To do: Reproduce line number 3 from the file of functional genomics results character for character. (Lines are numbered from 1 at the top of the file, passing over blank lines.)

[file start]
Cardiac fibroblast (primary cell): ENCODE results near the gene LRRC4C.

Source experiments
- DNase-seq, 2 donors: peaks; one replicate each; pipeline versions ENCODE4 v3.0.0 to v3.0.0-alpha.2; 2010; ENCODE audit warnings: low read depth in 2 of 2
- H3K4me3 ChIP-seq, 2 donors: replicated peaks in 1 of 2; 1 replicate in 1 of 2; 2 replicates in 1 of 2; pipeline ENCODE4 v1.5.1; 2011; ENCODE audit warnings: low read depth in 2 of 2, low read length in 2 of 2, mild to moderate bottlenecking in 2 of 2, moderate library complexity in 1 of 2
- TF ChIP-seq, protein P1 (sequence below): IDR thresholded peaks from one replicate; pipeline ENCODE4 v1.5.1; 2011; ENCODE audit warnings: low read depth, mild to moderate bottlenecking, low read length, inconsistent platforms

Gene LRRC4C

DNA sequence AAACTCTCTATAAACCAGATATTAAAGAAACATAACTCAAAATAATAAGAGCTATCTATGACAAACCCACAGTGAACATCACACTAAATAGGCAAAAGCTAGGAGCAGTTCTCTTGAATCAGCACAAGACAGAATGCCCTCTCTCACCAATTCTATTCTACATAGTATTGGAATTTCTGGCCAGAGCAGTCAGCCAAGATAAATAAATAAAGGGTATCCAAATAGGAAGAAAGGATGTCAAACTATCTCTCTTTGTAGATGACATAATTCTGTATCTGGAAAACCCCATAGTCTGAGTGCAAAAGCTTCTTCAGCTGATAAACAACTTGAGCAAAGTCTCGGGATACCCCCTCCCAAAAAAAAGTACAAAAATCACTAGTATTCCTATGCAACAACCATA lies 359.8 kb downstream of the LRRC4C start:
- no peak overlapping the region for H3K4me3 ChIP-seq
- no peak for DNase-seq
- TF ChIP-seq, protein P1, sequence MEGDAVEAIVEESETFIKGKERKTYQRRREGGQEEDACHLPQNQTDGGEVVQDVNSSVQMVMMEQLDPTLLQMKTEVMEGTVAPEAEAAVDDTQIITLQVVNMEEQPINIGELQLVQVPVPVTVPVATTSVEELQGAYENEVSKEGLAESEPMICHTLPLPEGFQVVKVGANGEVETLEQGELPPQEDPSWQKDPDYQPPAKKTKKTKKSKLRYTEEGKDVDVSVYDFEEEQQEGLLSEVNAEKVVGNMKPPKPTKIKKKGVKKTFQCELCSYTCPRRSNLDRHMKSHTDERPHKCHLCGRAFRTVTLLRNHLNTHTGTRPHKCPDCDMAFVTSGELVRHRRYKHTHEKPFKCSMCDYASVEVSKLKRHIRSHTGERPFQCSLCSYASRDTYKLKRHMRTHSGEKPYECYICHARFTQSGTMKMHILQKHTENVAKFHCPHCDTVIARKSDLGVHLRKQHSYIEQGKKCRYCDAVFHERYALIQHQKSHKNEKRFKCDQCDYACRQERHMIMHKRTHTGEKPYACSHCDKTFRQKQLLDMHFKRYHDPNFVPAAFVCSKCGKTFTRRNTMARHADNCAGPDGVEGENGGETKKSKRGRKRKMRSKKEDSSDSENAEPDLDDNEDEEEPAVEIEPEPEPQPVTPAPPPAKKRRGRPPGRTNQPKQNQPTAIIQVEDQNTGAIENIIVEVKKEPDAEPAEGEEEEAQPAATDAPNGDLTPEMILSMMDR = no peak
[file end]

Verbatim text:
- DNase-seq, 2 donors: peaks; one replicate each; pipeline versions ENCODE4 v3.0.0 to v3.0.0-alpha.2; 2010; ENCODE audit warnings: low read depth in 2 of 2